The public is invited to attend The Edward Bronfman Family Foundation Annual Lecture on Religious Pluralism: “Who is Good? (Besides Us),” on Monday, February 14, 2011, at 8:00 PM at Shalom Hartman Institute.
The lecture is the one public event during the 24th annual International Theology Conference under way at the Institute Jerusalem campus from February 13-17, 2011. More than 50 Jewish, Christian, and Muslim theologians and intellectuals from North America, Europe, and Israel will convene for discussion and study groups, on the theme, “The Good Person,” from the perspective that each participant brings, rooted in his or her religious experiences and understandings. For more information on the conference, click here
The Bronfman Lecture
will feature a panel discussion among Jewish, Christian, and Muslim scholars
participating in the conference.
Religion hopes, among other things, to affirm and cultivate goodness in people. How does it do so? Furthermore, what do the standards of goodness within a religion imply about those outside it? Can others be good, or as good, as “we” are? Do we expect more or settle for less when we look at those from another community?
As our communities increasingly include more diverse groups living close by one another, people with different standards of goodness encounter one another more frequently. What do Judaism, Islam, and Christianity offer to make the encounters positive and respectful, and perhaps even creative?
Professors Yehuda Gellman
(Israeli Jewish), Halima Krausen
(German Muslim), and Peter Pettit
(American Christian) offer their perspectives and engage these challenging questions. Karla Suomala
will moderate as the three panelists discuss the question of who is good according to their understanding of the other religions and as it is manifested in individuals of different faiths.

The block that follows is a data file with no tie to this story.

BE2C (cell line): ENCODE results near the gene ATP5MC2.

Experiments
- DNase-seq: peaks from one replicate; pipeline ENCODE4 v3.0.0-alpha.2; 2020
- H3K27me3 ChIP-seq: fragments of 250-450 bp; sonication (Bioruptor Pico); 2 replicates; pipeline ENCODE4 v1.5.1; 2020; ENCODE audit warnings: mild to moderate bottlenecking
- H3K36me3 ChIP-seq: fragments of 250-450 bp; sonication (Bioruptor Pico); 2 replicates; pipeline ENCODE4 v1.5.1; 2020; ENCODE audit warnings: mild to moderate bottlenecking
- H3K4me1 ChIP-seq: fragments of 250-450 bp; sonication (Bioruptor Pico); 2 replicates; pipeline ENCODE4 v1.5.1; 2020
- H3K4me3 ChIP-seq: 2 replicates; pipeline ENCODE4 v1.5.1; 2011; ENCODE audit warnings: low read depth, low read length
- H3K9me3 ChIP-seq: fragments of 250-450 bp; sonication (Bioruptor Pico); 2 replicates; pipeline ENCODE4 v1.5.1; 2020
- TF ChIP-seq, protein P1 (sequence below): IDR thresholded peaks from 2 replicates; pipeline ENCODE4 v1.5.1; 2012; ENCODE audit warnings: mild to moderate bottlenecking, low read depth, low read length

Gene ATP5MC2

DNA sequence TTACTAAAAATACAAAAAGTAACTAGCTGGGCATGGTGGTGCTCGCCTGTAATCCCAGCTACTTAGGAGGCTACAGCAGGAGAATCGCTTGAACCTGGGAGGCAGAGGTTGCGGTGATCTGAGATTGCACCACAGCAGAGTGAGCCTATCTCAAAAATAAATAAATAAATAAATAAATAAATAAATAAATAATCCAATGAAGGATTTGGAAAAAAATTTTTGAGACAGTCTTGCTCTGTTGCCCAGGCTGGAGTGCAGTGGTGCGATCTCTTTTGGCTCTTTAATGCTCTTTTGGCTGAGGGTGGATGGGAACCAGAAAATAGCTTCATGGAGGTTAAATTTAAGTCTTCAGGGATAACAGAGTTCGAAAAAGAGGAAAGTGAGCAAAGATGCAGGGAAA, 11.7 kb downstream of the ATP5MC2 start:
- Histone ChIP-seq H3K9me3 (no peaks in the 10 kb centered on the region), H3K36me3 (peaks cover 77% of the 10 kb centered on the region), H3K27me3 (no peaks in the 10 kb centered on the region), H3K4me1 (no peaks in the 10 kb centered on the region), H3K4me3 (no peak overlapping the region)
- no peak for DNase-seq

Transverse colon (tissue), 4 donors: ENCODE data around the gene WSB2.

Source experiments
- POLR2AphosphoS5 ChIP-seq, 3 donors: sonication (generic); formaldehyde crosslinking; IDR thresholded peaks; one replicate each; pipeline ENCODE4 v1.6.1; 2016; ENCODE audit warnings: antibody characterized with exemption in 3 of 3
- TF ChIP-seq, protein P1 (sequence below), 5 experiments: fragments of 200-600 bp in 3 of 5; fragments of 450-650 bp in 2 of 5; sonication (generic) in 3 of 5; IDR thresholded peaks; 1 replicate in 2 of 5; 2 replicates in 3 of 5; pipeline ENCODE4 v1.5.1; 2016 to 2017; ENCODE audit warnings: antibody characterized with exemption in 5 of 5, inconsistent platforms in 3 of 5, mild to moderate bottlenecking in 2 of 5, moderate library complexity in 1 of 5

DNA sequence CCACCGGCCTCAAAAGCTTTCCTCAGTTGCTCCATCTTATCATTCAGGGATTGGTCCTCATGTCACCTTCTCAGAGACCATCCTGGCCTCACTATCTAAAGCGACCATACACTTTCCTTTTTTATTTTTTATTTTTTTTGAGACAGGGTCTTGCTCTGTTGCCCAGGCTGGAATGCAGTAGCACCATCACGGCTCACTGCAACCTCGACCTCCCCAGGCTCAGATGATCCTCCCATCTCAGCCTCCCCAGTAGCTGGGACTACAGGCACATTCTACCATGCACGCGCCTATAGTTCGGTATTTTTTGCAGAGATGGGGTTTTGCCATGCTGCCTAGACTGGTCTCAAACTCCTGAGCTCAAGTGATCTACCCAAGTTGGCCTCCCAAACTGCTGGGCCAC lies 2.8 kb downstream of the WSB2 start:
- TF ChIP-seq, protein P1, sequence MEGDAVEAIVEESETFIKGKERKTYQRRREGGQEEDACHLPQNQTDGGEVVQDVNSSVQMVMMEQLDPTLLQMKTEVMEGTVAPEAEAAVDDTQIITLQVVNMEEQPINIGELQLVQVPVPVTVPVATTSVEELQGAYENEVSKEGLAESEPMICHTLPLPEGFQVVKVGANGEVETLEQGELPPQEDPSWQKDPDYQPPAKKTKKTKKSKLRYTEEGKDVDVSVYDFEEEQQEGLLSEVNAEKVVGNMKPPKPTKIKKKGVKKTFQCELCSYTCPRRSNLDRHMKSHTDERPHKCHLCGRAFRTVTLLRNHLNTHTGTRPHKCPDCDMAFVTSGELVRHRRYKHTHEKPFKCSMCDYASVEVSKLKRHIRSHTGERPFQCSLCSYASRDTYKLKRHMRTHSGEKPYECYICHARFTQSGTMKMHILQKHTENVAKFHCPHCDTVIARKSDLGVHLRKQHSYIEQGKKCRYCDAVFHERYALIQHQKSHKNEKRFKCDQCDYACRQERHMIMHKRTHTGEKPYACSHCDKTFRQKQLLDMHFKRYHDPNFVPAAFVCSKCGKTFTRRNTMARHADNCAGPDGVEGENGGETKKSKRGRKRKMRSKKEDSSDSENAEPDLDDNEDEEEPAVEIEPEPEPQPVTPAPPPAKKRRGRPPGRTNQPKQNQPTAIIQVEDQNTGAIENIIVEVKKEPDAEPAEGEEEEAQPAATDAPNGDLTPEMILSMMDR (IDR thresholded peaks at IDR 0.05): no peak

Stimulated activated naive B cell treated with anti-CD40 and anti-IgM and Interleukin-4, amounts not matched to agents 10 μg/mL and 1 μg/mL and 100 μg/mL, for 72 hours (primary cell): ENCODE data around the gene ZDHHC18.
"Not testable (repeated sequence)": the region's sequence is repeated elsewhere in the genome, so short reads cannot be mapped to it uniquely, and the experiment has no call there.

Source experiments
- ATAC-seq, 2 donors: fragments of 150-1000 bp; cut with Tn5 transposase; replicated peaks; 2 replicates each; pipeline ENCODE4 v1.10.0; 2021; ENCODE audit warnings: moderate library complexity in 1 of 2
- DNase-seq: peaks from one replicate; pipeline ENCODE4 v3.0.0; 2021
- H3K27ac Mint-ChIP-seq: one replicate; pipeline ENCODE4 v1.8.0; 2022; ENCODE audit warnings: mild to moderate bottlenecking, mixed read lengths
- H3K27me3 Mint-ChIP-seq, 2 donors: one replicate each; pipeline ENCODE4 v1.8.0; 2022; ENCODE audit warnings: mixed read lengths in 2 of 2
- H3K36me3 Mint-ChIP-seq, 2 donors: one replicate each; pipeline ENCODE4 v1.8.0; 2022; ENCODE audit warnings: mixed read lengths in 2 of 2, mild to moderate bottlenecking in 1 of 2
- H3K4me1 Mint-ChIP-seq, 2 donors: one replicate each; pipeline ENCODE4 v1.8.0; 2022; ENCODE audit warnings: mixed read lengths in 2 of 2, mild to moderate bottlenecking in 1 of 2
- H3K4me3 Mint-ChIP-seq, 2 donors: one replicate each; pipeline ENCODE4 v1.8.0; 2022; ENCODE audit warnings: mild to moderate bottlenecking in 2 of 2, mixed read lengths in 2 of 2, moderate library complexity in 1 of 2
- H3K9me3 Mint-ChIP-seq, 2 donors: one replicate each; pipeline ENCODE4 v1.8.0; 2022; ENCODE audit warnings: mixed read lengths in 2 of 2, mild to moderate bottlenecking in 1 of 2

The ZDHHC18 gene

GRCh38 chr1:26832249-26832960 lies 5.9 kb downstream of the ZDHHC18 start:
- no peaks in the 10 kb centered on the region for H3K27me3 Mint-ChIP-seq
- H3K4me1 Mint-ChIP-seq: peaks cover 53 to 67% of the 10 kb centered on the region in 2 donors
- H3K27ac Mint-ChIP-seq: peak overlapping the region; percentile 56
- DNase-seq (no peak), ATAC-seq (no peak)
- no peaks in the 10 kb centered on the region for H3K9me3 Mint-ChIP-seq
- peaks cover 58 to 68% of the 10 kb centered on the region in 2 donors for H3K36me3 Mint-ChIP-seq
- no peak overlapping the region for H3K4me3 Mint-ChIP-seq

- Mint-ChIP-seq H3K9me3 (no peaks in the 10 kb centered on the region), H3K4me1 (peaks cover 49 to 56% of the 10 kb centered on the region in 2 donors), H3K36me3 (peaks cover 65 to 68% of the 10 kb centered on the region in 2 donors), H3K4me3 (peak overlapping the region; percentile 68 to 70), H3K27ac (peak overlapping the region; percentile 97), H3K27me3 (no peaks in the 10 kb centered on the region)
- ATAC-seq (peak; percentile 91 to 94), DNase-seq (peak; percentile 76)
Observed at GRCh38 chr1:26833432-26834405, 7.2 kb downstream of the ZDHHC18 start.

Lecture Speaker Biographies
Dr. Yehuda Gellman is emeritus professor of philosophy at Ben-Gurion University of the Negev. Gellman was a long time fellow at the Hartman Institute and recently a fellow at the Center for Philosophy of Religion at University of Notre Dame, IN. He has lately finished a book on a contemporary concept of the Chosen People.
Shaykha Halima Krausen is the spiritual leader of the German-speaking Muslim community in Hamburg and the president of the Initiative for Islamic Studies. Since receiving her authorization for independent practice of Islamic theology and law (ijtihad) in 1993, she has been teaching Islamic studies at Hamburg University and in Muslim and interfaith study circles in Germany and the U.K. in cooperation with the Muslim College, the Radical Middle Way, the Leo Baeck College, and the An-Nisa Society, focusing on Qur’anic hermeneutics and theology of religions in modern civil society and writes regularly on questions in this context. While studying in Hamburg as well as with scholars from different Muslim schools of thought in the U.K., France, Egypt, Sudan, Pakistan, Iran and Turkey, she was part of a team that produced a German translation of the Qur’an with extensive commentary notes.
Dr. Peter A. Pettit is director of the Institute for Jewish-Christian Understanding and Associate Professor of Religion Studies at Muhlenberg College in Allentown, PA. He is a Lutheran pastor and a theological advisor to the Evangelical Lutheran Church in America, the International Council of Christians and Jews, and the World Council of Churches. From 2002 to 2006, he was the founding chair of the Council of Centers on Jewish-Christian Relations. His doctoral work in the field of Bible and Early Judaism, at Claremont Graduate University, included a year of study and research as a Rotary International Scholar at the Hebrew University, as well as the residential Finkelstein Dissertation Fellowship at American Jewish University. During the summer of 2010 he was in residence at the Oxford Centre for Hebrew and Jewish Studies at a National Endowment for the Humanities institute on medieval Christian representations of Jews and Judaism. His research focuses on the hermeneutics of self-understanding in Jewish and Christian communities, particularly as they relate to one another.
Dr. Karla Suomala is an Associate Professor in Religion at Luther College in Decorah, IA. She teaches courses in Bible, Judaism and Interfaith Engagement. Currently she is working on a project that explores ideologies of reform in the Hebrew Bible and developing a series of case studies that explore religious pluralism from the perspective of college and university students. Recently named the Nena Amundson Distinguished Professor at Luther, Karla has begun a two year project entitled “Crossing Boundaries: Searching for Wholeness in a Multifaith World.” Her publications include Moses and God in Dialogue: Exodus 32-34 in Postbiblical Literature (Peter Lang, 2004) and chapters in Covenantal Conversations: Christians in Dialogue with Jews & Judaism (Fortress Press, 2008).